Revenue Risk To UK Companies Too Slow To Adopt AI
Research from the McKinsey Global Institute shows that UK companies could lose 20% of their cash flow if they are too slow to invest in and adopt Artificial Intelligence (AI) tools.
Could Miss Out
Even though the report highlighted the UK’s higher than average AI-readiness, the country could miss out on a potential 22% boost to the economy and a 120% growth for individual businesses if organisations do not start investing now in AI tools that could help them gain considerable competitive advantages.
The research noted that the UK currently only has pockets of innovation for AI e.g. Google’s DeepMind AI division, and that in order to replicate this kind of innovation for growth, businesses need to be in a position where they can offer AI at scale, invest in the necessary talent and find ways to use the findings of the latest research to help achieve commercial success.
IT Skills Shortage
The UK already has an IT skills shortage and is experiencing a “brain drain” from UK university talent to US companies, a further brain drain pressure caused by Brexit fears, and the pull of attractive higher salaries and advanced tech sector careers in tech firms overseas.
Oxford University – Massive Donation For AI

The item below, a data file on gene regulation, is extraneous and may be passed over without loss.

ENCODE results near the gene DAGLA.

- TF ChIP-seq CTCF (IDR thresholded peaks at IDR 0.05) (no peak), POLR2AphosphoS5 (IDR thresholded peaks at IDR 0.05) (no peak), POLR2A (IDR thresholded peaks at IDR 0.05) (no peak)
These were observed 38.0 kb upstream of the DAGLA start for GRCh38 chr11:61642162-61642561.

One way of combatting an AI brain-drain and helping to grow UK AI talent which could help UK businesses with AI is to have an AI centre in the UK. Oxford University has just received the largest single donation to a UK university of £150m from US private equity billionaire and Republican political adviser Stephen Schwarzman for the purpose of building an institute to study the ethics of AI. Mr Schwarzman is reported as saying that artificial intelligence is the major issue of our age. He has also given £279m to the Massachusetts Institute of Technology (MIT) to establish a centre for computing and artificial intelligence.
What Does This Mean For Your Business?
Both this research, and some Nesta research from last year have highlighted how UK businesses may be facing added competitive challenges and missing out on revenue in the not-too-distant future due to an ongoing skills shortage that has been amplified and exacerbated by Brexit uncertainty, and by late investment in and adoption of AI.
McKinsey’s latest research builds on its research from last year where it attempted to simulate the effects of AI on the global economy. The results showed that AI could deliver additional global economic activity of around $13 trillion by 2030, or about 16 per cent higher cumulative GDP compared with today. This, of course, would be good for businesses that have invested in AI, and where many of the potential challenges are adequately tackled e.g. the UK’s IT skills shortage. It should also be accepted that the productivity growth that AI could help fuel is likely to be affected by a host of different factors in different parts of the world e.g. labour automation, innovation, the pace of adoption of AI, and the global connectedness or labour-market structure of any given country.
It is also worth noting that AI can deliver threats as well as opportunities, in the form of AI-based cyber-attacks which are a developing risk to whole nations and economies as well as individual businesses. This is certainly one area where nations such as the UK must invest in its own AI defence structures and tools.